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Abdul Aziz Al Ghurair

  • Emiratis businessman
  • Born November 12, 1954

Abdul Aziz Al Ghurair عبد العزيز الغرير(born 1 July 1954) of the United Arab Emirates, is the Chief Executive Officer of the publicly traded Mashreq Bank, and a billionaire. As of 2011 his net worth was estimated by Forbes to be one billion, making him the 420th richest person in the world.


One of the main characteristics that differentiates Dubai from other commercial centres is its openness to innovation and the freedoms it grants people and institutions to operate.




One way to ease liquidity for banks is that the government can buy all highly rated securities held by the banks. Every single bank in the U.A.E. has some sovereign debts in their portfolios. I am not asking them to buy any junk bonds, rather the high quality U.A.E. government debt.




The Central Bank should have a permanent window for discounting high quality securities where banks could go and discount these. It gives peace of mind to the banks. In the absence of this facility, what banks tend to do is to keep a liquidity cushion for emergency requirements. This is a very expensive way of managing liquidity.




Dubai's world class physical infrastructure has already established it as a major player in terms of trade, tourism and as the leading conference and exhibition venue in this part of the world.




In the past, the West had tried to export one formula of democracy which should fit to the rest of the world, and they discovered that this doesn't work.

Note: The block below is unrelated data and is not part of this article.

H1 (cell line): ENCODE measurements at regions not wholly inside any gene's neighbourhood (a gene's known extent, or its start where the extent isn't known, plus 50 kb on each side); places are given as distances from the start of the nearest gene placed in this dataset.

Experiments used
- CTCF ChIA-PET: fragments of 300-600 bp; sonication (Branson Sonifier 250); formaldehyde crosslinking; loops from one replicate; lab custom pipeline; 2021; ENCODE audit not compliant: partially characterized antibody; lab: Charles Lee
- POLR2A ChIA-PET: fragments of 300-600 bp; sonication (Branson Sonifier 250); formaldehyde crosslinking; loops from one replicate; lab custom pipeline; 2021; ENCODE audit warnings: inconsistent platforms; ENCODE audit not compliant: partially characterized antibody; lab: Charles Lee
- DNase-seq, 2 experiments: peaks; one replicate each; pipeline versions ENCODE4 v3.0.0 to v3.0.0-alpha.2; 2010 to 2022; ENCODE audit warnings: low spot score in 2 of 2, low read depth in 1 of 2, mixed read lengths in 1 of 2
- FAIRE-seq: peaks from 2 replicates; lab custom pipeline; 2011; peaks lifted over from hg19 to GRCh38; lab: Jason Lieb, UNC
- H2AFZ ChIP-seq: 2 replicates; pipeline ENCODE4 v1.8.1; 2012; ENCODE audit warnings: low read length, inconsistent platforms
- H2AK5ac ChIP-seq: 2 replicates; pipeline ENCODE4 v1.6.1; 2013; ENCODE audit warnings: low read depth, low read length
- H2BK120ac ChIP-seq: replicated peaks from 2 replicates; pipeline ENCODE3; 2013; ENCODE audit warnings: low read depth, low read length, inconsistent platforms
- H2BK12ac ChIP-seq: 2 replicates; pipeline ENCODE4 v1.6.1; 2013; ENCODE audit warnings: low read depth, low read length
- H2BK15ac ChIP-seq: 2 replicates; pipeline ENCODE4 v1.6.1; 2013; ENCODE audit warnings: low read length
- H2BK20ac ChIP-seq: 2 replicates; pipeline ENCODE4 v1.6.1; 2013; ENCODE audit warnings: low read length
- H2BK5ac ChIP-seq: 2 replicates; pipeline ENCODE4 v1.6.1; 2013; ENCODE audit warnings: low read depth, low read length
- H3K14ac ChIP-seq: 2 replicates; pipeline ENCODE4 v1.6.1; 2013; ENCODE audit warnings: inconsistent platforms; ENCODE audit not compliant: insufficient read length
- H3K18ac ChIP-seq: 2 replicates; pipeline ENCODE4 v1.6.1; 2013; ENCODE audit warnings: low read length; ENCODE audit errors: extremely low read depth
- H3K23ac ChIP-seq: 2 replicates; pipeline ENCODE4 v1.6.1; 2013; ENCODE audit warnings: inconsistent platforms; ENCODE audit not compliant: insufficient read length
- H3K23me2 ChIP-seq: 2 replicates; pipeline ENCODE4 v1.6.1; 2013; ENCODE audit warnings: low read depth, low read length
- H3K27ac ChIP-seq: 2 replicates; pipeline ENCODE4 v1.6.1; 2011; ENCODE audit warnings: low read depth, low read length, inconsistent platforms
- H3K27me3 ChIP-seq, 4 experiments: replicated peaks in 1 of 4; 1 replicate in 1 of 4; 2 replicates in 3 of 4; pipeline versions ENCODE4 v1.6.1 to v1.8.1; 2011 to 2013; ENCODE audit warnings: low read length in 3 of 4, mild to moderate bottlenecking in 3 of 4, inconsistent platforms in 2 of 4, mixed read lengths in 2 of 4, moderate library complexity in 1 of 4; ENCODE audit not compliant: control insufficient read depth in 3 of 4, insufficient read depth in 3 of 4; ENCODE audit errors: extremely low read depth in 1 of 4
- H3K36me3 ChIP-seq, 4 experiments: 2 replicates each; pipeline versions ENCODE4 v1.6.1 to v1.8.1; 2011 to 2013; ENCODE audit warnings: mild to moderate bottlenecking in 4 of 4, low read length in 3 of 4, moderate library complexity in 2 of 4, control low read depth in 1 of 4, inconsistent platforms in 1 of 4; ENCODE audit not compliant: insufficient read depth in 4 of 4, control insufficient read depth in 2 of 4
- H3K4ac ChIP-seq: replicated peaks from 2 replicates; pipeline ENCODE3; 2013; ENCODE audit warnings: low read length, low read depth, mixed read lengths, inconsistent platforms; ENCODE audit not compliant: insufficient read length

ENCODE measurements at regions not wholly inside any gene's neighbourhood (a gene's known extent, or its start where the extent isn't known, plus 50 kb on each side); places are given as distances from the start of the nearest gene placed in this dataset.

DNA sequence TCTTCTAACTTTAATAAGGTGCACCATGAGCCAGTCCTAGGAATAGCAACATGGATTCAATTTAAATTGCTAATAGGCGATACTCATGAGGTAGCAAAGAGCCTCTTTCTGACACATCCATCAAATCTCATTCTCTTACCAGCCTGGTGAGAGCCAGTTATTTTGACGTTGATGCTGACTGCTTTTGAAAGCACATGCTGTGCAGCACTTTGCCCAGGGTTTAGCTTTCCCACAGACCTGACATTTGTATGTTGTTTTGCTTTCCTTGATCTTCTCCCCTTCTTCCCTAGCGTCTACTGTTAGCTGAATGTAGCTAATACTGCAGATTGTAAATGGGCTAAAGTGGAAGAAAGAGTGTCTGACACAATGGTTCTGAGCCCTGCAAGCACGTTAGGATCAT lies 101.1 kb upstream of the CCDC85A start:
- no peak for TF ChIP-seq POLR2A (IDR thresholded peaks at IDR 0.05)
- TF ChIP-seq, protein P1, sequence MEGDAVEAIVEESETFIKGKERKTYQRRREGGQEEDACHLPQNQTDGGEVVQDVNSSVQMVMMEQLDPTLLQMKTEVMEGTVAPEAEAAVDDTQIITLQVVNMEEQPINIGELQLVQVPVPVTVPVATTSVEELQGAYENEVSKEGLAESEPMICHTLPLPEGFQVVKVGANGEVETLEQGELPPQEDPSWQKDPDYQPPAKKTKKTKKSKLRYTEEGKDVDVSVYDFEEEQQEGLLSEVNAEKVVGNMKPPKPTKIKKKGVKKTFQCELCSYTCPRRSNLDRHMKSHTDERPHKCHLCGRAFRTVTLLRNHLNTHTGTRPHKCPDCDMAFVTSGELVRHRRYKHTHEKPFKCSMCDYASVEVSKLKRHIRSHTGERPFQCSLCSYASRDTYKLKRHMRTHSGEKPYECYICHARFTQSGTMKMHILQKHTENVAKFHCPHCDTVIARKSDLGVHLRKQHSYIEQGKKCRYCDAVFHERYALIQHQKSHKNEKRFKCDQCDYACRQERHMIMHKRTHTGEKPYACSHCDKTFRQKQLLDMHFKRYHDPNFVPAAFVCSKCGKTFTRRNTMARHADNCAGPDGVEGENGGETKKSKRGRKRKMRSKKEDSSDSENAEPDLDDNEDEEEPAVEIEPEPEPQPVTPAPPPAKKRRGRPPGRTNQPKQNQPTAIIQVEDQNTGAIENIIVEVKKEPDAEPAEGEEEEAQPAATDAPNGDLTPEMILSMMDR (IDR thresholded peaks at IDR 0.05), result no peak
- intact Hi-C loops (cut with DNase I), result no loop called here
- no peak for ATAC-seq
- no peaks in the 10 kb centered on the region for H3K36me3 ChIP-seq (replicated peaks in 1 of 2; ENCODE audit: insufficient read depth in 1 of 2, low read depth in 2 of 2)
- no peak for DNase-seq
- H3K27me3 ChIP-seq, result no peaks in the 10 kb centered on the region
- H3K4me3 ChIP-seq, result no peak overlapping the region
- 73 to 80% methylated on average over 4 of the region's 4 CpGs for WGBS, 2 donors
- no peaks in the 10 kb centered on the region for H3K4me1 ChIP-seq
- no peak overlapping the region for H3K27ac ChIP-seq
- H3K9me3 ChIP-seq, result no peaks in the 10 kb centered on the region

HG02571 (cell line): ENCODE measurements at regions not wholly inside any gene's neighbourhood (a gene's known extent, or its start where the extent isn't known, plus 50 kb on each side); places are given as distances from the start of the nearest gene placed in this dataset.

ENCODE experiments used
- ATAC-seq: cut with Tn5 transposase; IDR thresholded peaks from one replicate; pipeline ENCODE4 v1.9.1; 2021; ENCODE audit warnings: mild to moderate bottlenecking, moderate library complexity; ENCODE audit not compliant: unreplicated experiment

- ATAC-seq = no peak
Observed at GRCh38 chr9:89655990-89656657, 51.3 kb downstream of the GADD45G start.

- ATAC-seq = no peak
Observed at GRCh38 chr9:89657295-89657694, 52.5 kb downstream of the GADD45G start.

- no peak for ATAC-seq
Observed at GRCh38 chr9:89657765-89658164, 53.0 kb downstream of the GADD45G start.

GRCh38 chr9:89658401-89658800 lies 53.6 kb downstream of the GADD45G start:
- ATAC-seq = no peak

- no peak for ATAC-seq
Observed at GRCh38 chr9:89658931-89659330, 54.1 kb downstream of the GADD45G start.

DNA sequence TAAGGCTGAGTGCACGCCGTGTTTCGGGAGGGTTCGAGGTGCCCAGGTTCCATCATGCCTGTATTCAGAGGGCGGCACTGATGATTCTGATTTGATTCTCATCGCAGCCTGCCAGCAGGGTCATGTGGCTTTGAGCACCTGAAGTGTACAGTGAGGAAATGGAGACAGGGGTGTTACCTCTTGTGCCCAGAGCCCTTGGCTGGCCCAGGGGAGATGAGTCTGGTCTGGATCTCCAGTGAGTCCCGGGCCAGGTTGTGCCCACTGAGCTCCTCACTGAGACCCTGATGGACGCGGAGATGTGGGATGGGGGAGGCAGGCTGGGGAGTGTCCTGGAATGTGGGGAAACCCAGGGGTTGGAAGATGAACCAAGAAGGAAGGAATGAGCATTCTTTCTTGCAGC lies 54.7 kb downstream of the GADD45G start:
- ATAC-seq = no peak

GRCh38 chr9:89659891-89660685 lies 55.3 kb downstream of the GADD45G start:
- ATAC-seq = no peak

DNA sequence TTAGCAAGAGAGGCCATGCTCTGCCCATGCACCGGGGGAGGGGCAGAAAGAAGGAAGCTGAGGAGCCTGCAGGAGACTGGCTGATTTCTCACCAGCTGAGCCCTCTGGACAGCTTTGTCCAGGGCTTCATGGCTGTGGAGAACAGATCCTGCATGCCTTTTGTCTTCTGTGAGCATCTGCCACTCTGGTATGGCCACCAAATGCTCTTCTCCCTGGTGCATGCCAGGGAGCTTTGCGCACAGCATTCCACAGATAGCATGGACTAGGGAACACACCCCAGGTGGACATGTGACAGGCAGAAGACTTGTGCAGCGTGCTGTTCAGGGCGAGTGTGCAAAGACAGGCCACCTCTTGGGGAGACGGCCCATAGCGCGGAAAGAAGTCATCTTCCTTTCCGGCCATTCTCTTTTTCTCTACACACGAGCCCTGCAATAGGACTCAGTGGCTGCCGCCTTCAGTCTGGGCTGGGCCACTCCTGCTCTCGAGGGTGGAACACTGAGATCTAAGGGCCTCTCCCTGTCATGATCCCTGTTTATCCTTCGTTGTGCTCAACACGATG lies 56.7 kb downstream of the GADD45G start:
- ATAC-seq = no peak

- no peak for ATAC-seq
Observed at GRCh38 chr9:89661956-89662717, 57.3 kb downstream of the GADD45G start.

One of the biggest challenges for the MENA region is unemployment coupled with high population growth rates. The World Bank is committed to supporting infrastructure projects that will help with job creation across the region.




Sometimes there are customers who get in difficulty because of situations that are out of their control. These are customers with genuine needs, and the role of the bank is to accommodate these customers, and there is a real need to reschedule the loans of these customers.




No nation has embraced Total Quality Management, e-commerce and e-government with greater enthusiasm than Dubai. Such innovations have given Dubai a competitive edge and an accelerated growth rate that few could match.




Banks are concerned the central bank is imposing too many regulations. If the trend continues, we'll swing to heavy regulation. We need to have balanced regulation to encourage the economy.




I think the market should reward banks that have been transparent in recognising their problems. I think the tendency of banks to hide the problem assets over a period of three or four years should not be allowed.




In the U.A.E. we were the least-regulated environment in the region, and over time we are seeing more and more regulation coming in. On the other hand, a central bank can overregulate and choke the economy, and then we will have a dead banking industry.



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